December 17, 2004,
In November, the American people faced a clear choice on Social Security. George W. Bush proposed creating voluntary personal retirement accounts and permanently fixing Social Security’s finances. By contrast, John Kerry committed to preserve the current program, charging that the Bush plan would cut Social Security benefits. The voters rejected the status quo and endorsed Social Security reform.
Personal accounts offer the best solution to strengthen Social Security. However, much of the congressional debate on Social Security reform will center on how to finance the trillions of dollars in forgone payroll-tax revenue that would be directed to personal accounts. The Bush administration has already ruled out raising payroll taxes and has signaled that increased government borrowing will be part of the solution. As Joshua B. Bolten, the president’s budget chief, recently put it, increased borrowing “is merely bringing forward obligations that the U.S. government now has. If markets see our political process moving toward a solution to that, I think markets will be greatly comforted.”
The president’s bipartisan Social Security Reform Commission, chaired by the late Sen. Daniel P. Moynihan, called for personal accounts allowing contributions of 2 to 4 percent of payroll taxes. Free-market conservatives are pushing for 6 percent accounts proposed in legislation sponsored by Rep. Paul Ryan (Wisc.) and Sen. John Sununu (N.H.). However, the transition to large personal accounts could exceed the $1 trillion to $2 trillion often cited by the media.
Supply-siders will correctly argue that large budget deficits do not necessarily lead to higher interest rates. But at some point, government borrowing that significantly exceeds $2 trillion is bound to have some negative psychological impact on the financial markets. I am of the view that the markets will tolerate increased levels of near-term debt so long as reasonable and credible budget restraints are enacted that put Social Security into permanent solvency.
Policy-makers should consider additional actions to control spending. The Ryan-Sununu Social Security reform bill calls for a spending control cap of 3.6 percent annually for the next 8 years to finance the transition. The Bipartisan Social Security Commission proposed linking the growth of future Social Security benefits to inflation instead of to wage growth. In 1972, first-year benefits were indexed to inflation because economists believed that wage growth would always exceed inflation. But with the onset of “stagflation” in the 1970s, Congress in 1977 decided to link benefits to wage growth because inflation indexing was proving to be too expensive.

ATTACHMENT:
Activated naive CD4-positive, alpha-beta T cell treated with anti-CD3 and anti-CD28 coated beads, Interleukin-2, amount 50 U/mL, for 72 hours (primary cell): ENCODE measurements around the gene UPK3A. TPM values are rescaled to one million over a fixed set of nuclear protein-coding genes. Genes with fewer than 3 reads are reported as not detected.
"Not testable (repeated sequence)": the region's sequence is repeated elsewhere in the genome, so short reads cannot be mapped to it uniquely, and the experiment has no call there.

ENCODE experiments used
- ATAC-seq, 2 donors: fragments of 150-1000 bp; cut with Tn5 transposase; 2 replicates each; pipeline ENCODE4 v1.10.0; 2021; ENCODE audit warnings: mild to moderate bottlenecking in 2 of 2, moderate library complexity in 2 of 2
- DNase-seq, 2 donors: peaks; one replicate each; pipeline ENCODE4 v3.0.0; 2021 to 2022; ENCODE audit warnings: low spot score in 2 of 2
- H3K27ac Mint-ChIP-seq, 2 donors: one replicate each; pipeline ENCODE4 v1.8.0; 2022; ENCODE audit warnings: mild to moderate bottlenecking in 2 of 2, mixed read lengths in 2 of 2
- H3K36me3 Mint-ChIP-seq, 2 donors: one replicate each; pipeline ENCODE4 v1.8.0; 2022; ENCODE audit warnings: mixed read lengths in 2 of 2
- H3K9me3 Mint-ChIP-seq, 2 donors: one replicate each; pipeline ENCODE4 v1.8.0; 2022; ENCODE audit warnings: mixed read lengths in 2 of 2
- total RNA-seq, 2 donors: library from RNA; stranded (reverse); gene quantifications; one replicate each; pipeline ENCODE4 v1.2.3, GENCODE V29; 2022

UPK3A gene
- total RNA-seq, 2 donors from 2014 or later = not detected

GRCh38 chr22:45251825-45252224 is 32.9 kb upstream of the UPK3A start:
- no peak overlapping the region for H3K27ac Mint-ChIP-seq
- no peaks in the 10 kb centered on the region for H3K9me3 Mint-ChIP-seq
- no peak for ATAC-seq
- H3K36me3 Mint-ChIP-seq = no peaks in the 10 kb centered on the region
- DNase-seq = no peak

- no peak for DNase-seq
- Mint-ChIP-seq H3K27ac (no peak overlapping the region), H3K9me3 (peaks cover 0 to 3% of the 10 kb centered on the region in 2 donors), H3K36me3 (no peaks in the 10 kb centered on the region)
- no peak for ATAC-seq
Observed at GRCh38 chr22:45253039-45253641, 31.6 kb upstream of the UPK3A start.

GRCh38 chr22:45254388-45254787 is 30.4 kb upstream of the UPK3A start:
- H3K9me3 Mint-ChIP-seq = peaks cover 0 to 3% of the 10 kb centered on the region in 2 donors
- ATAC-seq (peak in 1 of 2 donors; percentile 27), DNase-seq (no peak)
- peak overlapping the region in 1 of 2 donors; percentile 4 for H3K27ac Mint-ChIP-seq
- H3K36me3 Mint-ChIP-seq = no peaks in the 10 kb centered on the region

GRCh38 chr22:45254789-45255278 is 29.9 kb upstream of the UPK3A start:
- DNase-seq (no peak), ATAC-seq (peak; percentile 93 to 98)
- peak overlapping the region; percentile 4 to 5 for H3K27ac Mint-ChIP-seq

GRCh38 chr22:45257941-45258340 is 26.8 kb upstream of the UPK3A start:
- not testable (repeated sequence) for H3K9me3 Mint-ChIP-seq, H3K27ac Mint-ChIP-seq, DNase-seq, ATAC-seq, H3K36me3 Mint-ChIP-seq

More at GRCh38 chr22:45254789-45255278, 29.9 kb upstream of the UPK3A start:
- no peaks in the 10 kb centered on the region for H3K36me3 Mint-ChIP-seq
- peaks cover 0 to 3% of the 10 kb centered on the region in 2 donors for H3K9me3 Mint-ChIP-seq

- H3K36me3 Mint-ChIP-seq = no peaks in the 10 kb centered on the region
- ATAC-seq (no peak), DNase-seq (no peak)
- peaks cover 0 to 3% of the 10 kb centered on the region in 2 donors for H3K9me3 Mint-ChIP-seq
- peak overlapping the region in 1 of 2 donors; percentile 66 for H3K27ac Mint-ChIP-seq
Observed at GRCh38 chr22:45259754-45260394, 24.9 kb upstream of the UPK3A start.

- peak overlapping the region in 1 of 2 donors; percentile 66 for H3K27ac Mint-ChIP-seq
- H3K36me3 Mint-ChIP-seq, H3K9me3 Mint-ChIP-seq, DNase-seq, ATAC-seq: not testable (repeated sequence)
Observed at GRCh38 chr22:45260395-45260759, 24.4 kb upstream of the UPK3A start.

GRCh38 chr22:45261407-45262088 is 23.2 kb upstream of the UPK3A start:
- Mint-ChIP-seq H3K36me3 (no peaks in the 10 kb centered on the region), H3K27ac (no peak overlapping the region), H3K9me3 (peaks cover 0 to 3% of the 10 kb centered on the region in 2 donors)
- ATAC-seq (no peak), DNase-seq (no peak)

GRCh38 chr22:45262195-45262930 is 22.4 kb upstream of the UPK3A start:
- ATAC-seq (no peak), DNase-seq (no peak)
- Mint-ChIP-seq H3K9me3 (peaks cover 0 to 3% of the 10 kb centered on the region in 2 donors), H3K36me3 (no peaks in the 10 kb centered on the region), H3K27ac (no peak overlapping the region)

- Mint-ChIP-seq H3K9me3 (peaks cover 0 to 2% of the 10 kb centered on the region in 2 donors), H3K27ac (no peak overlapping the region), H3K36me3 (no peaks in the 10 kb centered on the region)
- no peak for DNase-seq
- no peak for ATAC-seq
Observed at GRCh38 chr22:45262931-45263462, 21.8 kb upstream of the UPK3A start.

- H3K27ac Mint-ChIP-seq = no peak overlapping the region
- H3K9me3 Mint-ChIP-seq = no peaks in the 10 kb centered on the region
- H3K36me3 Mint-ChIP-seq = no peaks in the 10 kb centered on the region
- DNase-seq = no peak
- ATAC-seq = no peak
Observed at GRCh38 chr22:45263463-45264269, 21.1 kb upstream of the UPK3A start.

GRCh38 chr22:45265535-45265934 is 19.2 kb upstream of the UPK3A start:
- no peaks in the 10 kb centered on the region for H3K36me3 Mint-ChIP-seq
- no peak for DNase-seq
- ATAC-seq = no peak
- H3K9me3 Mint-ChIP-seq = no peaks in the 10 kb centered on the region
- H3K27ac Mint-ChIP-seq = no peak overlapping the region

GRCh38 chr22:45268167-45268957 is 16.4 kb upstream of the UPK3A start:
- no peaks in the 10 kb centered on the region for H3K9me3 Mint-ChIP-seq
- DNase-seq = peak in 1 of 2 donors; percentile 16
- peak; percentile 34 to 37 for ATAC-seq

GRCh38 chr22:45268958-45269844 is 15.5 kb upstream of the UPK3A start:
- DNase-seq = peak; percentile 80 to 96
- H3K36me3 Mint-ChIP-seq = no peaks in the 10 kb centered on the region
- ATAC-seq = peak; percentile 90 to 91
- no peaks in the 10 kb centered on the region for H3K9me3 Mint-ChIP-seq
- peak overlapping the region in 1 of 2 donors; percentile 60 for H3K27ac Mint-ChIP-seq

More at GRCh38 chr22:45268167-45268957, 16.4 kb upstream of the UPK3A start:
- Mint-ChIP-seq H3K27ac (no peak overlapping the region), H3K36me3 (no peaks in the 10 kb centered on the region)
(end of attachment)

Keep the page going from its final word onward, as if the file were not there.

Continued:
In today’s low-inflation economy, price-indexing benefits for future retirees would maintain the purchasing power of today’s Social Security benefits, but would limit the increase in benefits to eight-fold over the next 75 years instead of eighteen-fold under wage indexing, producing budget savings of $10 trillion. Alternatively, price indexing could be structured to apply to high-income workers, while preserving wage indexing for low-income workers and widowed spouses. Or perhaps future benefits could be linked to the lesser of inflation or wage growth.
To be sure, many Democrats will reflexively charge that price indexing will “cut” benefits for seniors. However, President Bush has explicitly pledged to protect benefits for both today’s retirees and near-retirees. Secondly, only in Washington would slowing the rate of increase in overall benefits from eighteen-fold to eight-fold be considered a “cut.” Finally, the politics of Social Security have dramatically changed: Today’s young workers would gladly give up all of their future Social Security benefits for the chance to invest part of their payroll taxes in an account that they would own and control.
Policy-makers must keep in mind that the goal should never be simply to “save” Social Security or any other program. Rather the objective should be to provide reasonably secure retirement opportunities for workers, opportunities better than the status quo offers, since workers will own assets that the government can never take away. Achieving that objective will require a transition that may involve borrowing or other actions that will spark opposition. But as Don Luskin of NRO Financial and TrendMacrolytics told me: “Many times in the past the American public has accepted an appropriate mixture of ice cream and spinach on Social Security. This will be no different.”
In the end, any speculative criticism of the transition to a better system should be judged against one certainty the status quo on Social Security is not an option.